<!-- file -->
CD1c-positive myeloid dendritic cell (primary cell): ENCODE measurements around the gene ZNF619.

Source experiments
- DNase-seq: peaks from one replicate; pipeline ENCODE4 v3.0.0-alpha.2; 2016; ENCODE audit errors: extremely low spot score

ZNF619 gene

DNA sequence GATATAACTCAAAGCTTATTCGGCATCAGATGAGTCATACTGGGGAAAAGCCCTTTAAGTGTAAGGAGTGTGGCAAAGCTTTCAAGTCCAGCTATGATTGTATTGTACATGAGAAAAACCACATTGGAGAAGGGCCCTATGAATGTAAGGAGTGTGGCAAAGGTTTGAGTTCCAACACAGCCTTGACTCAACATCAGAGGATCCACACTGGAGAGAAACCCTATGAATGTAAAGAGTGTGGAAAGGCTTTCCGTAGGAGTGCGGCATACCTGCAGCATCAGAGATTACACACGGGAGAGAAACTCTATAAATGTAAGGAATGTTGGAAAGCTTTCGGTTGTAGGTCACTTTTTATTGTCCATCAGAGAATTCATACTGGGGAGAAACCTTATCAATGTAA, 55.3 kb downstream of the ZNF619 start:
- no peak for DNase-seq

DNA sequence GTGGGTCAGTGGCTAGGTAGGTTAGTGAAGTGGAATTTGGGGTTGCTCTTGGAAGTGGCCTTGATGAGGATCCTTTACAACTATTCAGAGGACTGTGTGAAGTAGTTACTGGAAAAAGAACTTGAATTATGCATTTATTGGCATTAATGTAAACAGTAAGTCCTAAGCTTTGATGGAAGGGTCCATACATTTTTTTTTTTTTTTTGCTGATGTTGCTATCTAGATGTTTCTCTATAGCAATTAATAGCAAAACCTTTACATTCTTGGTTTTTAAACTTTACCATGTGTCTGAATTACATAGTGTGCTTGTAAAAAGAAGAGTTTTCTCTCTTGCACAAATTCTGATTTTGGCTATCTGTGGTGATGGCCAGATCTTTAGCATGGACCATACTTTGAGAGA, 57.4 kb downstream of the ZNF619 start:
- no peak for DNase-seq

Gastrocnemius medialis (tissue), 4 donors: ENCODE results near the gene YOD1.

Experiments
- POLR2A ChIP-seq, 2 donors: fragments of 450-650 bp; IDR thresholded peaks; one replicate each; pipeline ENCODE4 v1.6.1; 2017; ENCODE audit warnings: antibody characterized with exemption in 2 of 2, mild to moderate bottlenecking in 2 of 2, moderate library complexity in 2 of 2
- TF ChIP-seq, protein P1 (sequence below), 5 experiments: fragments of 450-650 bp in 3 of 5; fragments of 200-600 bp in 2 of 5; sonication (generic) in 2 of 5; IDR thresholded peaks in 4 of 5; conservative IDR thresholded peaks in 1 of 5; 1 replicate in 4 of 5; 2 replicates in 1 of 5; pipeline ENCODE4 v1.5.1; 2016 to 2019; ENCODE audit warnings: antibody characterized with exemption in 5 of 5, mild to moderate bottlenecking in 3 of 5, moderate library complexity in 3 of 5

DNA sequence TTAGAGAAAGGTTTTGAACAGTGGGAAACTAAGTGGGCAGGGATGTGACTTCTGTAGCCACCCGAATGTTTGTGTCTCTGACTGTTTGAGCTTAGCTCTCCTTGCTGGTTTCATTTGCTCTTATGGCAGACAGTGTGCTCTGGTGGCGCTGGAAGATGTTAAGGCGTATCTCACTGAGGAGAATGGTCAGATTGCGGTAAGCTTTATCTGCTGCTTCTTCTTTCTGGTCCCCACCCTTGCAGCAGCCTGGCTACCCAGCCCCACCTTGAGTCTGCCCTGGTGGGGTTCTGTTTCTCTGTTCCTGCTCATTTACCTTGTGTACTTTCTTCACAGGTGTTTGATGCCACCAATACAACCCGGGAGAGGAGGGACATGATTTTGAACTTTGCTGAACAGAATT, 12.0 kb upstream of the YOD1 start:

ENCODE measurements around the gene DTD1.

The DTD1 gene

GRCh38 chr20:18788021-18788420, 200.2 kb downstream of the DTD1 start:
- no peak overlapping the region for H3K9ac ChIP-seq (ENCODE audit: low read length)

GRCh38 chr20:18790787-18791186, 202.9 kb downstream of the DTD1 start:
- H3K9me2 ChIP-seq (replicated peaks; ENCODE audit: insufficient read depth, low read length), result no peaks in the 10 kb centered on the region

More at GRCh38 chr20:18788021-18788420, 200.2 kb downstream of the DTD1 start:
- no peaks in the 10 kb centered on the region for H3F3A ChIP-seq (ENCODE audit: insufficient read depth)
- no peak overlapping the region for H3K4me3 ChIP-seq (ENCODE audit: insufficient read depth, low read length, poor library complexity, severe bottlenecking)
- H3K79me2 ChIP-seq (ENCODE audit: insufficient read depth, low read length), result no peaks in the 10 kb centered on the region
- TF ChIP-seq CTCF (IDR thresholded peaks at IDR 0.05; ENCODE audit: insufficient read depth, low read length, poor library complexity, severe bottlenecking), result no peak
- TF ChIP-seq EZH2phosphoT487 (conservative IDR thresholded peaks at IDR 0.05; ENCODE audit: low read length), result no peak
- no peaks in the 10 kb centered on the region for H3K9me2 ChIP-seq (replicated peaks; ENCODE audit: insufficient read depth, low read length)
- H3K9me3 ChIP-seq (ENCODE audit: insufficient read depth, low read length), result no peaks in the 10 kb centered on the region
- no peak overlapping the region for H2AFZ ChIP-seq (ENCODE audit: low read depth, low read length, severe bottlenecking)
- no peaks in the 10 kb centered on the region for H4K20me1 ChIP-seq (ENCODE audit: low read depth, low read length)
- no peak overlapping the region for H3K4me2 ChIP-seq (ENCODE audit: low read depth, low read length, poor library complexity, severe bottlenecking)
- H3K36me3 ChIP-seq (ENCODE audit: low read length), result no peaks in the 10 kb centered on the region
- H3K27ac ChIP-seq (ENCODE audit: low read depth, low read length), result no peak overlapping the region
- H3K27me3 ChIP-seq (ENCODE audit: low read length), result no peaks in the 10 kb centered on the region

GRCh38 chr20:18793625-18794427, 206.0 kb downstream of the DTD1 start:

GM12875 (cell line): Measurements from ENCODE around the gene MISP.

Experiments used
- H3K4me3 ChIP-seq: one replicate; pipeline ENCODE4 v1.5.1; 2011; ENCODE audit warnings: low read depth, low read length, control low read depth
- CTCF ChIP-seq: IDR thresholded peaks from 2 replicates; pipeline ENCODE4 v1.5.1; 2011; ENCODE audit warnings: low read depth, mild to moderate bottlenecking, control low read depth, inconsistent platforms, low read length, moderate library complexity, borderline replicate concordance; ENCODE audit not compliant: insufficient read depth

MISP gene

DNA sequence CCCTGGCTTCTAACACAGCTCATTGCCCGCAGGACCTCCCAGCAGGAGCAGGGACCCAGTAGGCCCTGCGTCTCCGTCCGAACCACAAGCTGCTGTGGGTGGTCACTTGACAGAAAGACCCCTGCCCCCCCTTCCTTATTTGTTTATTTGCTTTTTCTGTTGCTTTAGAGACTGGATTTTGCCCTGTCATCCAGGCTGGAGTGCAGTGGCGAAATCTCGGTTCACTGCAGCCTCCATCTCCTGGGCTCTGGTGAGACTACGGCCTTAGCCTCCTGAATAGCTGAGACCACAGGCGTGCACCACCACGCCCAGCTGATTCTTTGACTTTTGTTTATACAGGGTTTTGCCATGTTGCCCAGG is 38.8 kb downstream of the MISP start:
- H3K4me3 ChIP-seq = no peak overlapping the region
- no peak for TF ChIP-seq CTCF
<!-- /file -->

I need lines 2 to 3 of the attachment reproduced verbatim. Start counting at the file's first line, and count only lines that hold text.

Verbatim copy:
Source experiments
- DNase-seq: peaks from one replicate; pipeline ENCODE4 v3.0.0-alpha.2; 2016; ENCODE audit errors: extremely low spot score